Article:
We are now beginning to enter the Kansas-Nebraska Act stage of the socialist crisis of the Republic. At our constitutional founding, the evil of slavery had been crudely evaded. In 1820, the Missouri Compromise was enacted that prohibited the abomination north of 36/30 degrees latitude (about the middle of Missouri).
But with the western push of the frontier, a new compromise was needed. So the Kansas-Nebraska Act of 1854 decreed that the "popular sovereignty" of each territory should decide whether they would be slave or free states. But then, adherents of both the abomination and freedom migrated to Kansas to struggle -- with their bodily presence -- for their respective causes. First there was politics. Then the political rhetoric turned violent. Then real violence ensued. Kansas became known as Bleeding Kansas. John Brown, most famously, applied unjustified, murderous violence for his righteous cause of ending slavery and was hanged, but the Civil War ensued because, as Lincoln sagely explained:
"A House divided against itself cannot stand. I believe this government cannot endure; permanently half slave and half free.
I do not expect the Union to be dissolved -- I do not expect the house to fall -- but I do expect it will cease to be divided.
It will become all one thing or all the other.
Either the opponents of slavery, will arrest the further spread of it, and place it where the public mind shall rest in the belief that it is in the course of ultimate extinction; or its advocates will push it forward, till it shall become alike lawful in all the States, old as well as new -- North as well as South."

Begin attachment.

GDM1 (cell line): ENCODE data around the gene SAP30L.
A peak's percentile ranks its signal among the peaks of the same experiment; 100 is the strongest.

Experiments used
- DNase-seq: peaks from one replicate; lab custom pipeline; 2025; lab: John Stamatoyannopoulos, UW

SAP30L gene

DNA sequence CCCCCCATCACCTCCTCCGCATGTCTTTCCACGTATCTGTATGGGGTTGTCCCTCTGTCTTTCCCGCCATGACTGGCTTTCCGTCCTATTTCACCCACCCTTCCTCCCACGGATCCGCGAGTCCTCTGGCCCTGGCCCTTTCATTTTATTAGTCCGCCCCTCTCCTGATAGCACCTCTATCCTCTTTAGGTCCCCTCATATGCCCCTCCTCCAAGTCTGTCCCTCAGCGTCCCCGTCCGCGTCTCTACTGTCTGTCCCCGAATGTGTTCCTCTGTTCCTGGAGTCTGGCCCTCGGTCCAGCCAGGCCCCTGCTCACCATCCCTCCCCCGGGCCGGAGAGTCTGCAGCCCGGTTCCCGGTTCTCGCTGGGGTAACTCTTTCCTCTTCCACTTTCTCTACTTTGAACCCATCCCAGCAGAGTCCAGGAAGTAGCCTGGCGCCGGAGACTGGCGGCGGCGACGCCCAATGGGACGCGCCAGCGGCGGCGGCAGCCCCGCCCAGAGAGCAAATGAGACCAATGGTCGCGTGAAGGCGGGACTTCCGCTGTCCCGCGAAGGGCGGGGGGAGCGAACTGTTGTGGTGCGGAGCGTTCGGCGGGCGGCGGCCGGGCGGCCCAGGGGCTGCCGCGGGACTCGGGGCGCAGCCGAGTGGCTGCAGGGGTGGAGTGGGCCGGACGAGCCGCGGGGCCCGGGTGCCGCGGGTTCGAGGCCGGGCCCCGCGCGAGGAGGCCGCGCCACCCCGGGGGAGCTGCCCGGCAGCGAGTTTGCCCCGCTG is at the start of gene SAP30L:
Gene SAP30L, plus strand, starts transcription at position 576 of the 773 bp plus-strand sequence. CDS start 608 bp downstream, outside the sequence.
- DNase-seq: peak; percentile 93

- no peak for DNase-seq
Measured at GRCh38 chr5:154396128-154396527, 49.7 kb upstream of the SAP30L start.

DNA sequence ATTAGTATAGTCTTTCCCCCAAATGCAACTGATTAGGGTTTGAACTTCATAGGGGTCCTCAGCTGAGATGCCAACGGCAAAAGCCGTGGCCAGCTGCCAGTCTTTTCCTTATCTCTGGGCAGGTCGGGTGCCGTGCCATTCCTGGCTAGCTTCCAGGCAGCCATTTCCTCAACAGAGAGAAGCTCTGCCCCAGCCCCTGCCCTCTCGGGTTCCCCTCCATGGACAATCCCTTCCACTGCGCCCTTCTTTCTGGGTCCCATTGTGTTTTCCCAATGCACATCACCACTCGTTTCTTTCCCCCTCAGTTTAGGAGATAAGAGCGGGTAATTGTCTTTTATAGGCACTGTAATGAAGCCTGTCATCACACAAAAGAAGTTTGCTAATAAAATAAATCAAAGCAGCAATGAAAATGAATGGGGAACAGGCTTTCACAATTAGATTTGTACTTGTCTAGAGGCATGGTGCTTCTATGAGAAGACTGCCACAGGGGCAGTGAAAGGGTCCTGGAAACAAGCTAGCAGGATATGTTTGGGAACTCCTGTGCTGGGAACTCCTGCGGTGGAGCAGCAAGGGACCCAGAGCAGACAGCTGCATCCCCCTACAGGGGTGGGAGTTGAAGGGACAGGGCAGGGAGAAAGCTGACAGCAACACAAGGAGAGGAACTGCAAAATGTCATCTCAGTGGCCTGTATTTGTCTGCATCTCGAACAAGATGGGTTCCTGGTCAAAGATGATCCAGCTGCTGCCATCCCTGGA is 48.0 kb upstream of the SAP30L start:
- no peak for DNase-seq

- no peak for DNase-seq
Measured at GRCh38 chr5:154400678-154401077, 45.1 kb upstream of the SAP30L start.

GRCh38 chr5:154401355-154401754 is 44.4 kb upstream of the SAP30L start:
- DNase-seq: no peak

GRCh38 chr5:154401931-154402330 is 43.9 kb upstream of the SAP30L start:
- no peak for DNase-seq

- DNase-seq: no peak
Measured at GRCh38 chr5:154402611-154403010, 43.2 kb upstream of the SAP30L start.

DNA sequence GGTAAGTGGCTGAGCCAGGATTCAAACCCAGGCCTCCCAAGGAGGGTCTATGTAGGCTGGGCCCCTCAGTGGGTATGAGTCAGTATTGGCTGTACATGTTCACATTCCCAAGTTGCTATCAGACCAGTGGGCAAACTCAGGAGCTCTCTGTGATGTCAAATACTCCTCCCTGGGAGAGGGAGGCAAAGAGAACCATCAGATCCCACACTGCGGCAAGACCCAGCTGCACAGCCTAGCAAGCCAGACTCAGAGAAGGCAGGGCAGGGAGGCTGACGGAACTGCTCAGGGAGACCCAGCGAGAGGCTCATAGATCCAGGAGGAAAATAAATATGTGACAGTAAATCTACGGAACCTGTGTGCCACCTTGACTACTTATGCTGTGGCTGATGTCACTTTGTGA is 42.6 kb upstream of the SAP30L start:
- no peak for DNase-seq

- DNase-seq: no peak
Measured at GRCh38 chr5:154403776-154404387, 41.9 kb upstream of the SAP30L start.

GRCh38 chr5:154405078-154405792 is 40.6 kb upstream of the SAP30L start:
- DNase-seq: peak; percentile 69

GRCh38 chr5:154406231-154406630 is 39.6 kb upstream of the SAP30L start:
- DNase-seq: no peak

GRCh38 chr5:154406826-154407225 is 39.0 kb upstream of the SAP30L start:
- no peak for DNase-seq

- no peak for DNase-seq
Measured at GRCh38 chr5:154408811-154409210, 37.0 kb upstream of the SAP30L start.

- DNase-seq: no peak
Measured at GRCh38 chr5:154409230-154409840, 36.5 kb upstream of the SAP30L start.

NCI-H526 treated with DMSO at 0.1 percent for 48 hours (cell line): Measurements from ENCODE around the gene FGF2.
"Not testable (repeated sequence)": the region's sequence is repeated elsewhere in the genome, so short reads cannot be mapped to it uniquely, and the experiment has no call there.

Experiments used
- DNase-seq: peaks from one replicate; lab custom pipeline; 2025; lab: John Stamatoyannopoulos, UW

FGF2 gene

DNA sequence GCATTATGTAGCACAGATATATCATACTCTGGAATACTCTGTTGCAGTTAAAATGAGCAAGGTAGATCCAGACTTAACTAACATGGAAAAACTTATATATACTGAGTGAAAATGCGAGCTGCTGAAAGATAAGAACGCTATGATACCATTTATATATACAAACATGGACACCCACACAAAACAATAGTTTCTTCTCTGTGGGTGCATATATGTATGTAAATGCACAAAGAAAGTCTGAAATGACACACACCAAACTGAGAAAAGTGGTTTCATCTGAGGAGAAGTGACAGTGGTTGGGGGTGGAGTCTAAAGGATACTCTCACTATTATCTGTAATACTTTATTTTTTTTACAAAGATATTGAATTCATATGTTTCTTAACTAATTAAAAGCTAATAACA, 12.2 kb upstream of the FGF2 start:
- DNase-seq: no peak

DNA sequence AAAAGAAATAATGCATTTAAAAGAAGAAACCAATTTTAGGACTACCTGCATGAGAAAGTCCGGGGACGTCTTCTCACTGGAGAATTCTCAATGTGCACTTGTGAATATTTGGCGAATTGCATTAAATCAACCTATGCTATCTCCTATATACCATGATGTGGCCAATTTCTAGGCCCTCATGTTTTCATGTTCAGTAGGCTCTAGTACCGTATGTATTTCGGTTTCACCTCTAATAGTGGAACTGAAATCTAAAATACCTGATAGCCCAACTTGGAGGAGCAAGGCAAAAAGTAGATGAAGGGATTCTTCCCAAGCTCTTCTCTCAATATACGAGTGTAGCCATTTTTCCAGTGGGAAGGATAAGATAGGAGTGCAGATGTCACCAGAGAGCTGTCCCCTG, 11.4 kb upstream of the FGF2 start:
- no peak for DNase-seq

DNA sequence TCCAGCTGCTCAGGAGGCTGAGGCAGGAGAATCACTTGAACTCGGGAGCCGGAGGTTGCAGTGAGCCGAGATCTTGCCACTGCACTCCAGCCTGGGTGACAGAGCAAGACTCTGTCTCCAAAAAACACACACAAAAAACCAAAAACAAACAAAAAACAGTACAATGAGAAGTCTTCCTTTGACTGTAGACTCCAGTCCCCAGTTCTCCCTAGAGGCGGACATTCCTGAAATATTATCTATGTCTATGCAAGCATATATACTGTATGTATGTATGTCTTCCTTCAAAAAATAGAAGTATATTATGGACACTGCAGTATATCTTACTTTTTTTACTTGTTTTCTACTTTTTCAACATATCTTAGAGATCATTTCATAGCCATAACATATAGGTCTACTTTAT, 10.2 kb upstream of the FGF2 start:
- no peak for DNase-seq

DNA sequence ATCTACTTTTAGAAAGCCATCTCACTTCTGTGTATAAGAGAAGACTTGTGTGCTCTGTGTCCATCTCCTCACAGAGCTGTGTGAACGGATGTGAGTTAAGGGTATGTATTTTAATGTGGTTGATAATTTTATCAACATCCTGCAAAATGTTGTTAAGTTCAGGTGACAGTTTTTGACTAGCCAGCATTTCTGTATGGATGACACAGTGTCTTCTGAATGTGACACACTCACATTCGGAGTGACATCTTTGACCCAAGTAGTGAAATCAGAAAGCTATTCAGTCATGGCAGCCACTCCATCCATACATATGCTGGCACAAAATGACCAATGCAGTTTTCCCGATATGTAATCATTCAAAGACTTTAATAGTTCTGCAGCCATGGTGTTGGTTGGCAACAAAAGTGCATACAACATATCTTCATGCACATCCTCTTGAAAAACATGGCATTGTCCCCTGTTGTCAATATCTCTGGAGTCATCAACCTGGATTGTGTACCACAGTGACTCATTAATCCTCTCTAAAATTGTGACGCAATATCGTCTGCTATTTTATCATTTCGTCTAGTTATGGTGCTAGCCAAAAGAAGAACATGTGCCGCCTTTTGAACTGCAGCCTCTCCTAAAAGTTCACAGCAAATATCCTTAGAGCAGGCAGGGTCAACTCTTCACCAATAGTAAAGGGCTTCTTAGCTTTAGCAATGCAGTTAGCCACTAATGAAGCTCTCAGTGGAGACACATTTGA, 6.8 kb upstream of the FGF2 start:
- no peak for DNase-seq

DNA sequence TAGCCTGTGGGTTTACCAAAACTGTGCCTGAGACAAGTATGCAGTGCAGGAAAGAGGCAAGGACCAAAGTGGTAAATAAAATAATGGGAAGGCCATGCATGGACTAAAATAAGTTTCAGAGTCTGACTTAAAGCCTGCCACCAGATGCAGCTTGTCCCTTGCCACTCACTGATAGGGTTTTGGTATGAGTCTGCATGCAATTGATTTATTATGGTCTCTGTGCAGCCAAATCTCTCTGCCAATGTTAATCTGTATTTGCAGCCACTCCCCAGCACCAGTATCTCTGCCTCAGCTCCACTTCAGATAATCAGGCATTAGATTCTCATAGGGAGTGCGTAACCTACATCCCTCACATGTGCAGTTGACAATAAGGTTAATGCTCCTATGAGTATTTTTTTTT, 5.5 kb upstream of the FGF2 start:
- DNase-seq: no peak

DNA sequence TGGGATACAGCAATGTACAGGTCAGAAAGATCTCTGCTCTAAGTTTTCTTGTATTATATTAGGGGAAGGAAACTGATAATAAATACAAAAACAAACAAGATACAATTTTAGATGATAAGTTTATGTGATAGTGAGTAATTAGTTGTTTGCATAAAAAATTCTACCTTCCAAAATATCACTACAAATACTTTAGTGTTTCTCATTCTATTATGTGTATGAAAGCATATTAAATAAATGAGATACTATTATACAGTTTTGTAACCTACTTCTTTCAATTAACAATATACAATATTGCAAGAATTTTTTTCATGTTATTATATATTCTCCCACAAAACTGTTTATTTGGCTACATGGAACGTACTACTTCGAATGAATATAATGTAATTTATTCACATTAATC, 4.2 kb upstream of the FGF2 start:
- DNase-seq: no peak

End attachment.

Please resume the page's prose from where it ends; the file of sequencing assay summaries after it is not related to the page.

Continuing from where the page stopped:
Now we enter our History's second stage in the struggle against the abomination of socialism. Just as slavery had been contained in the South, so entitlement socialism has, until this week, been more or less contained in service to only the poor and the elderly -- and even in those programs (for the elderly) on the principle of beneficiaries paying monthly premiums for the benefits they will later get (Medicare/ Social Security). Only the poor under Medicaid received benefit without premium payment.
But now, just as the Kansas-Nebraska Act of 1854 broke through the slave state limitation to the South, the Democratic Party's 2010 health care law has broken socialism's boundary of being so limited. Now, the chains of socialism are to be clamped on to the able-bodied middle class -- not merely the already presumed helpless poor and old who have paid their insurance premiums.
Blankley, who had been suffering from stomach cancer, died Saturday night at Sibley Memorial Hospital in Washington, his wife, Lynda Davis, said Sunday.
In his long career as a political operative and pundit, his most visible role was as a spokesman for and adviser to Gingrich from 1990 to 1997. Gingrich became House Speaker when Republicans took control of the U.S. House of Representatives following the 1994 midterm elections.